ASDSO Dam Safety Toolbox

Emergency Inspection

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FEMA Public Assistance Officers with County Officials at Dam

(Image Source:Wikimedia)

Dams are subject to various risks, such as natural disasters, aging, and operational challenges. These situations can compromise their integrity and pose significant threats to downstream communities. When a situation occurs at a dam which has the potential to cause dam failure, or unintended release of the impoundment, emergency inspections, along with the implementation of emergency action plans, are essential for public safety. Visual inspections form the initial step of emergency inspections, where trained professionals closely examine the dam's physical components, including spillways, embankments, and foundations, to identify any visible signs of damage, erosion, or structural weaknesses. This provides valuable insights into the overall condition of the dam.

In addition to visual inspections, non-destructive testing (NDT) techniques are employed to evaluate the integrity of critical components without causing damage. Ground-penetrating radar (GPR), ultrasonic testing, and thermography can be used to detect hidden flaws, voids, or material weaknesses within the dam's structure that may not be apparent through visual inspections.

Some dams are equipped with sensors and instruments that continuously monitor various parameters such as water levels, seepage, and structural movement. For dams that have this type of instrumentation, the analyzation of collected data allows experts to identify any abnormal trends or warning signs indicating potential issues. This real-time monitoring enhances the ability to promptly detect and respond to potential emergencies.

Drilling into, in close proximity to, or through embankment dams and levees and their foundations may pose significant risk to the structures” [1] Geotechnical investigations assess the stability of the dam's foundation and surrounding soil or rock formations. Through drilling, sampling, and laboratory testing, experts evaluate factors such as slope stability, liquefaction potential, and the presence of faults that could affect the dam's safety. Geotechnical investigations provide valuable insights into the overall stability of the dam and its surroundings. Consult the US Bureau of Reclamation’s Guidelines for Drilling and Sampling in Embankment Dams for more information. [2]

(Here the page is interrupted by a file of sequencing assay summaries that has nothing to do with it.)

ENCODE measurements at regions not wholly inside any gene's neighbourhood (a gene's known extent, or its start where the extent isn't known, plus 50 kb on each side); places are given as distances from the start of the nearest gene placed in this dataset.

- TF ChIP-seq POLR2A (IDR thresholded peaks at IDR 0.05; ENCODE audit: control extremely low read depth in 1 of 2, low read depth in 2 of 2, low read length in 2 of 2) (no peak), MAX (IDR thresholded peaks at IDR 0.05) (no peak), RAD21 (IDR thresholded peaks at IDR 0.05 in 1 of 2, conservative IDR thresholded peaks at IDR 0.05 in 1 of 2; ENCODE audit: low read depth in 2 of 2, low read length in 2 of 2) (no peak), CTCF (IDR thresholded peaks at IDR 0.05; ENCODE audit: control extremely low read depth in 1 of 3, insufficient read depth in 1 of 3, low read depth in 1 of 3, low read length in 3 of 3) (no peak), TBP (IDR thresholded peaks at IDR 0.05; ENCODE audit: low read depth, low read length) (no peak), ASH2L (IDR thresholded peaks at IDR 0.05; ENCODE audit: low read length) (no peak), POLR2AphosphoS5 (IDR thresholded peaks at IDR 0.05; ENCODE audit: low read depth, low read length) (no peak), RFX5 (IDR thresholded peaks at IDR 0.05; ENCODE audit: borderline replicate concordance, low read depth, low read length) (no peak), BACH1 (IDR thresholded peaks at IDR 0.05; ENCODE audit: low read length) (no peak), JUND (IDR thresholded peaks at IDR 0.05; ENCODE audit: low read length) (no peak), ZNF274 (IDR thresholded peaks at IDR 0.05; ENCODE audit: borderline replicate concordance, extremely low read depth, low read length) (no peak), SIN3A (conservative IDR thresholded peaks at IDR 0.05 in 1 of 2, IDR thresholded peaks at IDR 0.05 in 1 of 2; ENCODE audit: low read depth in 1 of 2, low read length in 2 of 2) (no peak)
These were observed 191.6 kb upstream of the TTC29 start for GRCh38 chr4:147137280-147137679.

Once potential risks are identified through emergency inspections, steps are taken to address them promptly. This may include emergency repairs to stabilize the dam, reinforce critical areas, or control water flow to reduce stress on the structure. Additionally, emergency response plans are activated to ensure the safety of downstream communities. Long-term remediation strategies are then developed to rehabilitate the dam and implement measures to prevent future risks, such as structural strengthening, improved monitoring systems, and regular maintenance protocols.

In conclusion, emergency inspections of dams are vital for safeguarding lives and infrastructure. By conducting visual inspections, utilizing non-destructive testing techniques, employing instrumentation monitoring, and conducting geotechnical investigations, experts can effectively assess the condition of dams and identify potential risks. Timely mitigation strategies, including emergency repairs and long-term remediation, are crucial in ensuring the safety and longevity of these critical structures. With a proactive approach to emergency inspections, we can protect communities and sustainably manage water resources for future generations.

Best Practices Resources

Safety of Dams: Policy and Procedures (ER 1110-2-1156), USACE